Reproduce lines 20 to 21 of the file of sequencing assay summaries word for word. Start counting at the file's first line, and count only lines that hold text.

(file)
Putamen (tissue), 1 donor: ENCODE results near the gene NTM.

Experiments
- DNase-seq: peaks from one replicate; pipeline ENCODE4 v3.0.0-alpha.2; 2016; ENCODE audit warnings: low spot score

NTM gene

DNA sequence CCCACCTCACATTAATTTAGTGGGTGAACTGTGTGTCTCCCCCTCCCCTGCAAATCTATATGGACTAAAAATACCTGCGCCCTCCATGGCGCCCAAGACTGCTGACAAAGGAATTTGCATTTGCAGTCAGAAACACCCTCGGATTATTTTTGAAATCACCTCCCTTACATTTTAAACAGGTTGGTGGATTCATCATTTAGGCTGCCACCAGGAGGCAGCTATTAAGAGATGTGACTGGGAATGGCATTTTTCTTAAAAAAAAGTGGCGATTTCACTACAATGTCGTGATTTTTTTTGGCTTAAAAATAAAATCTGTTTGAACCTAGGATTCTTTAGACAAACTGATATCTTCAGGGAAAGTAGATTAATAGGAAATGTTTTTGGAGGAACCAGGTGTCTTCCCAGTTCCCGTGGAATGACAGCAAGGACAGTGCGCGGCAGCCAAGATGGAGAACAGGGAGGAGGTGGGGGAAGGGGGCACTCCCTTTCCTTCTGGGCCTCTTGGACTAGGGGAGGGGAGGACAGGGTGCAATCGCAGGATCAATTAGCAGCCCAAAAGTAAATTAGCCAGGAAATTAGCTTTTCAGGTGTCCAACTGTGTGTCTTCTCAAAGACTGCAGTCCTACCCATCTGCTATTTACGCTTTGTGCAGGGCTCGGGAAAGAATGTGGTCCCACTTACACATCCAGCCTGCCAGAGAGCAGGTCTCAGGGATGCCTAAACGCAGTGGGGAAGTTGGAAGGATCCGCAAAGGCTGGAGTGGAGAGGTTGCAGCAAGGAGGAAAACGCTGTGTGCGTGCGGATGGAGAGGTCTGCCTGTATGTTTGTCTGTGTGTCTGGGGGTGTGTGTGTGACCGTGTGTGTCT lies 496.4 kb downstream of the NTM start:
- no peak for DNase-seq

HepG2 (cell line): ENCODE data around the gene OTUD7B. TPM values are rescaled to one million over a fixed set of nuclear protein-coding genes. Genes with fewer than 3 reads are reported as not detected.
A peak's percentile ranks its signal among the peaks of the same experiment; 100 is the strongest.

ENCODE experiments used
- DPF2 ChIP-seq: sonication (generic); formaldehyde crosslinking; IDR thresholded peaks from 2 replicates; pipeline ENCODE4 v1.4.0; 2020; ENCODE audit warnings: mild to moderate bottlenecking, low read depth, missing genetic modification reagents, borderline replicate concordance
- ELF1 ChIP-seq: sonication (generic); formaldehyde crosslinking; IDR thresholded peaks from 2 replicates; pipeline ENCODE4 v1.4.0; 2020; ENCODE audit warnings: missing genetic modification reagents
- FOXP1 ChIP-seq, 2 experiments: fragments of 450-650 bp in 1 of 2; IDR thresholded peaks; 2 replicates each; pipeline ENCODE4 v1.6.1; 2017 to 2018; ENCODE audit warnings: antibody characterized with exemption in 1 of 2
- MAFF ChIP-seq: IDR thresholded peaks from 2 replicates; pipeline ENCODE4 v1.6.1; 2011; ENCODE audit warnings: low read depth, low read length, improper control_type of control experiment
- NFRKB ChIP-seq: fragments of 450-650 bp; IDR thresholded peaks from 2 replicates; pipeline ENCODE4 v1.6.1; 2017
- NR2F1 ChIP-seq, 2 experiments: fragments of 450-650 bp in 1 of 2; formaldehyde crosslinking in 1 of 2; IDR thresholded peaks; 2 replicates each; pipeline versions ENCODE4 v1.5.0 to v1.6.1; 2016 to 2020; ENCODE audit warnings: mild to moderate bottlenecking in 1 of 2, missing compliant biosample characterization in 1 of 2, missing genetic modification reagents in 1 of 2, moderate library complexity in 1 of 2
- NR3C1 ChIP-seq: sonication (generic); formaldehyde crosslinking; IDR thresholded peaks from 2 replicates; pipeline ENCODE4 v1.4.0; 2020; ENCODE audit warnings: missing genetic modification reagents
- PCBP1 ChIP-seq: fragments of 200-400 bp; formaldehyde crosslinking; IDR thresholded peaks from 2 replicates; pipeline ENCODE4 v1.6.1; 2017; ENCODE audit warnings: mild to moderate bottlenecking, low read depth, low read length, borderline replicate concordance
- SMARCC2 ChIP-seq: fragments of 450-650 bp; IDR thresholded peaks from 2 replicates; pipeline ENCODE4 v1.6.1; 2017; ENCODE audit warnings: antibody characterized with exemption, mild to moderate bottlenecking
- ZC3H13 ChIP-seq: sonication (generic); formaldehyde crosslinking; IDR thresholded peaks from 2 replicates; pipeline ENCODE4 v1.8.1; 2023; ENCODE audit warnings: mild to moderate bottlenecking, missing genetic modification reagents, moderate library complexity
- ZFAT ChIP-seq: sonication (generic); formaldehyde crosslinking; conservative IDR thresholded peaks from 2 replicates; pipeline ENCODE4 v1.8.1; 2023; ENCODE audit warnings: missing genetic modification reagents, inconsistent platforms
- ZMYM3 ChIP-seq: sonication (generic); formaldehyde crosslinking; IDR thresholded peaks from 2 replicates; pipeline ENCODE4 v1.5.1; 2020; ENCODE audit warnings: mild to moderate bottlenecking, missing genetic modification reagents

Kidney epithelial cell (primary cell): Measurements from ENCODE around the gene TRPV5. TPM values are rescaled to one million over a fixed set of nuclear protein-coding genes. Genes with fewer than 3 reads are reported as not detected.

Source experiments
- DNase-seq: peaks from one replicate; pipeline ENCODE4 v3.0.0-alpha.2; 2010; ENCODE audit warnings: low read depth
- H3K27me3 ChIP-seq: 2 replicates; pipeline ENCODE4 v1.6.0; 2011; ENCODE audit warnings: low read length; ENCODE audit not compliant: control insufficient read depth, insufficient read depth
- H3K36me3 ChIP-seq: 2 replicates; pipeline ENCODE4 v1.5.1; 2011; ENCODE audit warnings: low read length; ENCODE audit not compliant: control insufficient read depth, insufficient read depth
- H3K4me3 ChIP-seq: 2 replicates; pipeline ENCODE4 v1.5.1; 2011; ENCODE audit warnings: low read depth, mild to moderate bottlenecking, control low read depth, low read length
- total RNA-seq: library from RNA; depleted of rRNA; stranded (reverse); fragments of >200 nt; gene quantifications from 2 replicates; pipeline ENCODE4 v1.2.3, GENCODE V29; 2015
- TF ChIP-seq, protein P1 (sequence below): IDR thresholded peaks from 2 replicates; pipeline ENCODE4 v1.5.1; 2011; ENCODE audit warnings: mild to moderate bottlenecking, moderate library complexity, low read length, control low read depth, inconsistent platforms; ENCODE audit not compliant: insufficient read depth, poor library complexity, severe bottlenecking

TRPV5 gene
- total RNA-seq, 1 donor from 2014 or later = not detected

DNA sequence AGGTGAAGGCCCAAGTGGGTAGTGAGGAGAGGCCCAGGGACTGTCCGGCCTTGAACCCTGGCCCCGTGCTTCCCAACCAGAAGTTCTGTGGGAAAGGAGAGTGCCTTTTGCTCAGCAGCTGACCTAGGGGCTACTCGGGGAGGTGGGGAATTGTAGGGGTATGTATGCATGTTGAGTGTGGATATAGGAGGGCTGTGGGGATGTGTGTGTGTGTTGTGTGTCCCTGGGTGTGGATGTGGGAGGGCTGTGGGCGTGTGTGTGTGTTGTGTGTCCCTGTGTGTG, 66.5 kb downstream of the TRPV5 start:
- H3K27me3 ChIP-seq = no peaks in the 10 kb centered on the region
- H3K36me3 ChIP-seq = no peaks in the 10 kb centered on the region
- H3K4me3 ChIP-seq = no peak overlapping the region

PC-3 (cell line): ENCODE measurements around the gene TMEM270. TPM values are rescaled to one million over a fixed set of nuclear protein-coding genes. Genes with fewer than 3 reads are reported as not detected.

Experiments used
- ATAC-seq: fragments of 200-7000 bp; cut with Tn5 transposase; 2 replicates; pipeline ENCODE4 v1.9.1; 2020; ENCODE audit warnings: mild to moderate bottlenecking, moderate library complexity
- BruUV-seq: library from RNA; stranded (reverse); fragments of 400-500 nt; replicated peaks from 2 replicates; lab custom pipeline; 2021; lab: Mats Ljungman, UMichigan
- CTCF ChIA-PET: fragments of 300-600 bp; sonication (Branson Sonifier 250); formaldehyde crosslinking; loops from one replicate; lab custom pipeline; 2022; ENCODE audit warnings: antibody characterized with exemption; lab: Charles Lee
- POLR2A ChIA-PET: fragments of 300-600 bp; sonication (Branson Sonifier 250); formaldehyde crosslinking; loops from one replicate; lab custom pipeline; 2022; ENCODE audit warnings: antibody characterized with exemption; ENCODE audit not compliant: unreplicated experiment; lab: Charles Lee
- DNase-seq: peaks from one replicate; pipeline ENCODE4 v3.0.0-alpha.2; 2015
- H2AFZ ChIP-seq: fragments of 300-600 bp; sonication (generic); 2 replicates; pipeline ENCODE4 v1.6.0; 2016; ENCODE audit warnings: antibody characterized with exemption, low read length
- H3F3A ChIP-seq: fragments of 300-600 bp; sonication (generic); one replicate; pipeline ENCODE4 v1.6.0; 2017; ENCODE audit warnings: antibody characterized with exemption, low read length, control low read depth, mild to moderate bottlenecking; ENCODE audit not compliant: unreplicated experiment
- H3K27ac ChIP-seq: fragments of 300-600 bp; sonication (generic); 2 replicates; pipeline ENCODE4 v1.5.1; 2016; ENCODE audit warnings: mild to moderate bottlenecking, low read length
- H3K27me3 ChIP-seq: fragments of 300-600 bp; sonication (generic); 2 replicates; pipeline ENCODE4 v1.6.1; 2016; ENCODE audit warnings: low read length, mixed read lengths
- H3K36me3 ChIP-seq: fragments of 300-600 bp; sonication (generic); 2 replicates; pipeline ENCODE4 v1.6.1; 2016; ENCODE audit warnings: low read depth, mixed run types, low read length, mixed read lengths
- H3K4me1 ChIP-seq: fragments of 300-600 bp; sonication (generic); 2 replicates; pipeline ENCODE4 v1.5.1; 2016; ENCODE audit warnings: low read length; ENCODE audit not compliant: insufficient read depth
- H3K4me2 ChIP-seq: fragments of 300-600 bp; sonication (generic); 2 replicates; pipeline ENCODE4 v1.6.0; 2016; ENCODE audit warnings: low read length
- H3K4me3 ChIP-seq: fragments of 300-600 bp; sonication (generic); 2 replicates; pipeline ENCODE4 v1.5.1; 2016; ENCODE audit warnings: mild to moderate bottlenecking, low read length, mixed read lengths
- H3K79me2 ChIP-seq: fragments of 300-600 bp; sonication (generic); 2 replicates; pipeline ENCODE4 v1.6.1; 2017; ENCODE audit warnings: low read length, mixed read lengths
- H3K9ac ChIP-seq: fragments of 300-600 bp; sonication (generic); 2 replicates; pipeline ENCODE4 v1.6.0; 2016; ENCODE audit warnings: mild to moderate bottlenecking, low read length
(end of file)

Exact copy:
- ZFAT ChIP-seq: sonication (generic); formaldehyde crosslinking; conservative IDR thresholded peaks from 2 replicates; pipeline ENCODE4 v1.8.1; 2023; ENCODE audit warnings: missing genetic modification reagents, inconsistent platforms
- ZMYM3 ChIP-seq: sonication (generic); formaldehyde crosslinking; IDR thresholded peaks from 2 replicates; pipeline ENCODE4 v1.5.1; 2020; ENCODE audit warnings: mild to moderate bottlenecking, missing genetic modification reagents